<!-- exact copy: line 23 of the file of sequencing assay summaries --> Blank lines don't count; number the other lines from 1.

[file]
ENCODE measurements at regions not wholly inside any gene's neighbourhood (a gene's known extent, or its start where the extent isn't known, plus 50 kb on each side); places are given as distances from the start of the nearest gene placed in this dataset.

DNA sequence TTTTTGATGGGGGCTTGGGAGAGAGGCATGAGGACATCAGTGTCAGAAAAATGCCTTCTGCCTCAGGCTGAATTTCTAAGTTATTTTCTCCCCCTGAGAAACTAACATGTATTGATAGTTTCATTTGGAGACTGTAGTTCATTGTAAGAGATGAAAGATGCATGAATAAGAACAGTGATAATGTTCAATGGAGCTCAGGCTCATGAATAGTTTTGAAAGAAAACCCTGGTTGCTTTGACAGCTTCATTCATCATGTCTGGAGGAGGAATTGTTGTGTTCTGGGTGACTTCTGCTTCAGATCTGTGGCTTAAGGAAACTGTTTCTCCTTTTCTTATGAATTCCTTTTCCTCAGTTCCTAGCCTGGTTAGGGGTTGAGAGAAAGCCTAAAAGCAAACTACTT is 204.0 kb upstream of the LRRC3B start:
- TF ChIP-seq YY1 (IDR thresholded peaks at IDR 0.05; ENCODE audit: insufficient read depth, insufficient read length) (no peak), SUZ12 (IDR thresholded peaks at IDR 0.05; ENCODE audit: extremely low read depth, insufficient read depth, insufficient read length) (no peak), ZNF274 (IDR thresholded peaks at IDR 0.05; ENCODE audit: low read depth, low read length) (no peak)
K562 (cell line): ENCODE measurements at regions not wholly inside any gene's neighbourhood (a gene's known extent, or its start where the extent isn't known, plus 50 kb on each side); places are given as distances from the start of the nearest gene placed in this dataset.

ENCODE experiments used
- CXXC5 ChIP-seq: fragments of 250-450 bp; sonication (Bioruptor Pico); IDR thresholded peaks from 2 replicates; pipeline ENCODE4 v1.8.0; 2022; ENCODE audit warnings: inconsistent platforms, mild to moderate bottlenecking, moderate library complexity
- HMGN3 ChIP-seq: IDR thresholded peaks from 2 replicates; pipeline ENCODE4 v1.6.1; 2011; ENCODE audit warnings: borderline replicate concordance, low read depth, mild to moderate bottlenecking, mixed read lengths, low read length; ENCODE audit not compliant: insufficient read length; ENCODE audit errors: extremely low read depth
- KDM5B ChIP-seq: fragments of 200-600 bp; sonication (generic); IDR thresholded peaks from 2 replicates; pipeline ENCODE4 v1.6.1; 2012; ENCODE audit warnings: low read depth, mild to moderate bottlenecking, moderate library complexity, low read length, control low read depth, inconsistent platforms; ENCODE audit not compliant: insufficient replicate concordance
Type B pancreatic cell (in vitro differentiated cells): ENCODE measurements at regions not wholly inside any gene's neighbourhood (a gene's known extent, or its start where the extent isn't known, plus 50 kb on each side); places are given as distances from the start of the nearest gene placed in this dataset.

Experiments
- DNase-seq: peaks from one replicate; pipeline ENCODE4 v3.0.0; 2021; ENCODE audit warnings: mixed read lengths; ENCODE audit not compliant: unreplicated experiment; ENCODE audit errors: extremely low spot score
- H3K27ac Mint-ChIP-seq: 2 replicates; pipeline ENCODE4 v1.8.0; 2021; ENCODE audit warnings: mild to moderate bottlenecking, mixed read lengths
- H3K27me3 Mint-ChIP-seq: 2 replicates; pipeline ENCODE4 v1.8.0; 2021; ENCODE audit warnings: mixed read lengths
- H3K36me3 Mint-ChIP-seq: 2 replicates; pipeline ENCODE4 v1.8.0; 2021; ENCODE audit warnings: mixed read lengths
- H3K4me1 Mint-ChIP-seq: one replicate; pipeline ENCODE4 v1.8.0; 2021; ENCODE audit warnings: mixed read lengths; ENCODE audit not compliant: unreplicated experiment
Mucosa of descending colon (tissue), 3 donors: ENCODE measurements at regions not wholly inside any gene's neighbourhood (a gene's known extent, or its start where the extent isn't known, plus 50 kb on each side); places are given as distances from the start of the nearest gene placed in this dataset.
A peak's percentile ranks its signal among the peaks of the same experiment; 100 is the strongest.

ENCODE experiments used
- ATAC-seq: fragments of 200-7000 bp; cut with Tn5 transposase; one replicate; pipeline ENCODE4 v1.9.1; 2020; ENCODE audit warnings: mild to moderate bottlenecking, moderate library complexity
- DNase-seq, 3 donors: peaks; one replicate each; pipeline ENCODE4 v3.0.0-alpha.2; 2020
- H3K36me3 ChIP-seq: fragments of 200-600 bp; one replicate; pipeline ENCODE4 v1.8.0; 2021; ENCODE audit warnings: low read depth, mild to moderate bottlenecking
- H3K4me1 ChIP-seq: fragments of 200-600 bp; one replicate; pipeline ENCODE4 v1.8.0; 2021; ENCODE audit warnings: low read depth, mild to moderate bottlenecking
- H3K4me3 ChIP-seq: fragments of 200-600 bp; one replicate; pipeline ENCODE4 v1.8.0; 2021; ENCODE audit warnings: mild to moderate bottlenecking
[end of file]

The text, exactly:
- H3K4me3 ChIP-seq: fragments of 200-600 bp; one replicate; pipeline ENCODE4 v1.8.0; 2021; ENCODE audit warnings: mild to moderate bottlenecking